The Chicago Bears had an eventful second day of the 2022 NFL Draft. General Manager Ryan Poles bolstered the secondary with the selections of cornerback Kyler Gordon (Washington) and safety Jaquan Brisker (Penn State) in the second round and gave quarterback Justin Fields an exciting offensive weapon in wide receiver Velus Jones Jr. (Tennessee) with the Bears’ third-round pick.
It’s a surprising second- and third-round haul for the Bears. Few draft analysts had a combination like Gordon and Brisker going to Chicago in mock drafts, and Jones was viewed more as a day-three player than a top-75 prospect. But the NFL draft is inherently an inexact science, and judgment should be reserved until we see these guys hit the field.
The good news for Bears fans who are disappointed with the early returns in the 2022 NFL Draft is that Chicago still has three selections remaining: two in the fifth round and one in the sixth round. On Saturday, their first choice comes at No. 148, and they’ll be back on the clock in a hurry at No. 150. The Bears’ final selection of the NFL draft is No. 186, barring a trade by Poles to acquire more picks.
Remember: outstanding players slip into this portion of the draft. Wide receiver Darnell Mooney was the 173rd player selected in 2020; he’s become a cornerstone player on Chicago’s offense after two seasons.
Here are some of the best available players Poles can choose from once the Bears are back on the clock.
Daniele Faalele, OT, Minnesota
Faalele’s slide into day three is surprising. He’s a mountain of a man — literally — and offers, at worst, value as an average starter at right tackle. He doesn’t project as a player who can kick inside, however. If Poles is searching for competition at offensive tackle on day three, Faalele is a logical target.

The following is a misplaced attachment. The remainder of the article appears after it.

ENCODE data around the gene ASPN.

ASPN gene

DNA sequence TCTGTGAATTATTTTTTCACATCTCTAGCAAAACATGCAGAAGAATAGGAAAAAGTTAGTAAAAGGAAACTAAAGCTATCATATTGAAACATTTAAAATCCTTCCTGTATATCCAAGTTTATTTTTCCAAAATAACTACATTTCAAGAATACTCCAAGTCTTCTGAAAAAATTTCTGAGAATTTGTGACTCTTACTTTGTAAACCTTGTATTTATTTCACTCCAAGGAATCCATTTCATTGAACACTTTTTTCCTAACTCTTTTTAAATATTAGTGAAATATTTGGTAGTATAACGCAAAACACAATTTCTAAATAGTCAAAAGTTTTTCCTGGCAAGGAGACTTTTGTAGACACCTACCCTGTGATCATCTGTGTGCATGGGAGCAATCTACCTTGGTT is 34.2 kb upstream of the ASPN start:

Perrion Winfrey, DL, Oklahoma
I don’t know how or why Winfrey is still on the board. Perhaps there’s a medical or off-field issue that hasn’t been shared publicly, but at this point in the draft, Winfrey represents incredible value. He was a consistent name in first-round mock drafts as recently as last month. With the Bears’ need to add more depth at three-technique, Winfrey makes too much sense.
Jamaree Salyer, iOL, Georgia
Salyer’s slide is likely due to his lack of one true position in the NFL. Is he a guard? Can he play tackle? I think both questions are answered in the affirmative, making him one of the best offensive line values remaining on the board. He’d be a plug-and-play starter for the Bears at right guard.
Khalil Shakir, WR, Boise State
Shakir is a day-two talent whose slide into the third day is likely due to the run on wide receivers in the first and early second round. He profiles as a dynamic slot receiver who wins with a quick and twitchy release into his route. If the Bears land Shakir in the fifth round, a draft class of Shakir and Jones Jr. is a great haul, regardless of which round they were picked in.
Romeo Doubs, WR, Nevada
Doubs, like Shakir, is more talented than his eventual draft slot will suggest. Unlike Shakir, Doubs is an outside receiver who can make plays downfield on vertical routes. There isn’t anything special about his game, which is probably why he’s sliding. But as a day-three pick? The Bears could do a lot worse.
Bo Melton, WR, Rutgers
If any wide receiver who’s still on the board has a chance to be this year’s Mooney, it’s Melton. He possesses electric athleticism and is going to play for a very long time in the NFL. He was one of the best athletes at wide receiver at the NFL Combine, and had he played his college football at an SEC school, he would’ve been a second-round pick.
Darian Kinnard, iOL, Kentucky
I’m not sure Kinnard fits what the Bears want from their interior offensive linemen, but Kinnard has positional versatility like Salyer (who also doesn’t have the most athletic profile). Kinnard played right tackle for Kentucky in 2021, but his heavy feet and bully style of play project him as a guard moving forward. The Bears need one; maybe it’ll be Kinnard.
Isaiah Likely, TE, Coastal Carolina
Do the Bears need a tight end? No, not really. But Likely has the pass-catching skill set that none of the tight ends on Chicago’s roster have. Perhaps Jesper Horsted is the closest stylistically, but Likely is more explosive and plays the position like a jumbo wide receiver. He’d be worth a long look if he’s hanging around in the sixth round.